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FY22 GDP | Mixed bag under Omicron’s shadow

If inflation starts weighing down upon consumption, observed already in consumers’ future and discretionary spending intentions, the strength of economic recovery could waver

January 10, 2022 / 12:42 PM IST
The unexpectedly high growth of the GDP deflator (8.4 percent) propelled nominal GDP growth of 17.6 percent.

The unexpectedly high growth of the GDP deflator (8.4 percent) propelled nominal GDP growth of 17.6 percent.

The first advance estimates for GDP this year, 2021-22, were released on January 7. Growth is expected at 9.2 percent, lower than the Reserve Bank of India (RBI)’s 9.5 percent forecast.

Because these estimates, primarily for budgetary purposes, represent just three quarters of economic activity, the final count will likely be lower as the Omicron-led wave will drag down growth in the last or March quarter. Relative to the pre-pandemic year, 2019-20, the economy is measured to have grown 1.26 percent above the level in real terms, implying output lost due to the pandemic will be more than fully recouped this year.

Putting this in perspective, this represents a sub-1 percent average growth performance in two years, an average 2 percent growth in three years, and a five-year GDP trend average growth of 4 percent — ill-affordable by an employment-challenged country such as ours. It is a pointer to the monumental task of recovering lost ground that lies ahead.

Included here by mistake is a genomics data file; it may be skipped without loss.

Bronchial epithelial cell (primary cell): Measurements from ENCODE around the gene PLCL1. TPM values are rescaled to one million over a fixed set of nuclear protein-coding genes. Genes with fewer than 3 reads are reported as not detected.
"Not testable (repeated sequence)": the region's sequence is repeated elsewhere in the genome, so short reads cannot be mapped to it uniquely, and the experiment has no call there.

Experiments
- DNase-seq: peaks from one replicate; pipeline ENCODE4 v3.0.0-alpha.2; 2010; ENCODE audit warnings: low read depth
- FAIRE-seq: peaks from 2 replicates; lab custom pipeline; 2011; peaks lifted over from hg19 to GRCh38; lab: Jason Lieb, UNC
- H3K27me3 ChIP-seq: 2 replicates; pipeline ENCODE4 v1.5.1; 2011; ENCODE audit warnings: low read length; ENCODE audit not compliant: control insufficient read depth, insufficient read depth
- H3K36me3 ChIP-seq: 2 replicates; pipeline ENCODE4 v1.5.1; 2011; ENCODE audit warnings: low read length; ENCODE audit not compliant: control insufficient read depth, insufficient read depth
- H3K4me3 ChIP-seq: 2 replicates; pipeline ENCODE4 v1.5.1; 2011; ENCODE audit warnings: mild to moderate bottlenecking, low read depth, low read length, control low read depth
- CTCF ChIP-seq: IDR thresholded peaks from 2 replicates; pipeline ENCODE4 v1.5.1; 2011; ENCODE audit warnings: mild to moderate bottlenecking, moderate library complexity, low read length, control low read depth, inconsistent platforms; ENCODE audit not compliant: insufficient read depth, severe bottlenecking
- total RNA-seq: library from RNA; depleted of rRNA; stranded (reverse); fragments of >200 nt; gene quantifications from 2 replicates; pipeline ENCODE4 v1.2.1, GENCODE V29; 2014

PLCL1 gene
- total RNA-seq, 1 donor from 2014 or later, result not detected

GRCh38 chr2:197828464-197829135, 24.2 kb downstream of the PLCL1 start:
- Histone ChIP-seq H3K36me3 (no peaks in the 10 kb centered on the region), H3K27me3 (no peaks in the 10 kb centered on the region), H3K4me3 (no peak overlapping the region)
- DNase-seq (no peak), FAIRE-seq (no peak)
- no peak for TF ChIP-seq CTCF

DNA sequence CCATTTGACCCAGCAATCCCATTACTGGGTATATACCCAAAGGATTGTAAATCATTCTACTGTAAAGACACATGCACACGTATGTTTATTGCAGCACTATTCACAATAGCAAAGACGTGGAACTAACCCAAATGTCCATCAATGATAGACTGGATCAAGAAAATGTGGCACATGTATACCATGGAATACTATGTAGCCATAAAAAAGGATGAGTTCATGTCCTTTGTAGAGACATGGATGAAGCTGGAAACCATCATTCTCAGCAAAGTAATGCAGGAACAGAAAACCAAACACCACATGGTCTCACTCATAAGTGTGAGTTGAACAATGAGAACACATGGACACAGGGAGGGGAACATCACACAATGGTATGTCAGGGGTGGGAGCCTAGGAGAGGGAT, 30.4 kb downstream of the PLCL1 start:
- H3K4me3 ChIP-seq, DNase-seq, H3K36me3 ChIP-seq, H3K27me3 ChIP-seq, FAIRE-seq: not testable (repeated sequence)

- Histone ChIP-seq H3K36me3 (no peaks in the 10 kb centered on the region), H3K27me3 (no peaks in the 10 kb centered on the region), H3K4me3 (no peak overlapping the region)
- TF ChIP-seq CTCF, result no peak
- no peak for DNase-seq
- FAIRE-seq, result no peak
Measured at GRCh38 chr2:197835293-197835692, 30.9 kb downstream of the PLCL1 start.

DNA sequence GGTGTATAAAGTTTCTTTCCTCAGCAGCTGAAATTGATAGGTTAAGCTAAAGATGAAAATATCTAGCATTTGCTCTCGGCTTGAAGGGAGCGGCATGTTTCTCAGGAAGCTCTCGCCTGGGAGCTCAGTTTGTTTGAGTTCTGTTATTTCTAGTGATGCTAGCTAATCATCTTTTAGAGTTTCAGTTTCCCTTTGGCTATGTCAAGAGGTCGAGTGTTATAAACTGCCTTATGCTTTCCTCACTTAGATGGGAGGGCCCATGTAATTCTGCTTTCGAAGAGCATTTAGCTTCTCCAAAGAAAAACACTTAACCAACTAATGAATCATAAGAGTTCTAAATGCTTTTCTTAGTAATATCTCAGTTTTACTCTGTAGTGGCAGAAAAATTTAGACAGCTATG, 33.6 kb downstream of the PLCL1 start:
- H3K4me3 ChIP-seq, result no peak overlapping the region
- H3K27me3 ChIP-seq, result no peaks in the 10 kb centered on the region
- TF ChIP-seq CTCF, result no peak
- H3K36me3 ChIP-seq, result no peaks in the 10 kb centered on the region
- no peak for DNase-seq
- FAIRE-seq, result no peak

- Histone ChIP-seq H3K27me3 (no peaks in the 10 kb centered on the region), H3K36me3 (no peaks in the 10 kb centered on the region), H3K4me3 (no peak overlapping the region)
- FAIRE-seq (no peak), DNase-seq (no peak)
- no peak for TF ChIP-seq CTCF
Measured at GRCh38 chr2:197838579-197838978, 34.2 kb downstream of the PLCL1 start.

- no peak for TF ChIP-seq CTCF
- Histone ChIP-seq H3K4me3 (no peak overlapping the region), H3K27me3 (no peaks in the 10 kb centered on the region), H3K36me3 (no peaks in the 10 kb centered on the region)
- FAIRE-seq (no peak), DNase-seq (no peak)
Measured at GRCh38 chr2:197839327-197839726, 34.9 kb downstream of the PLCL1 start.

Reverting to FY22 growth specifics, all demand segments contributed to the comeback from last year’s contraction (-7.3 percent). A standout performance of investment and exports reflects an even distribution between domestic and external demand components. The former, viz., private consumer, business and government spending together added 11.4 percentage points to overall GDP growth, with government expenditure contributing a full percentage point, which is more than three times in the pandemic year FY21 (0.3 ppts), and double the addition in FY20 (0.5 ppts). Net exports contributed -9.7 points on the back of strong foreign demand, with imports pacing 1.8 times over growth of exports (16.5 percent).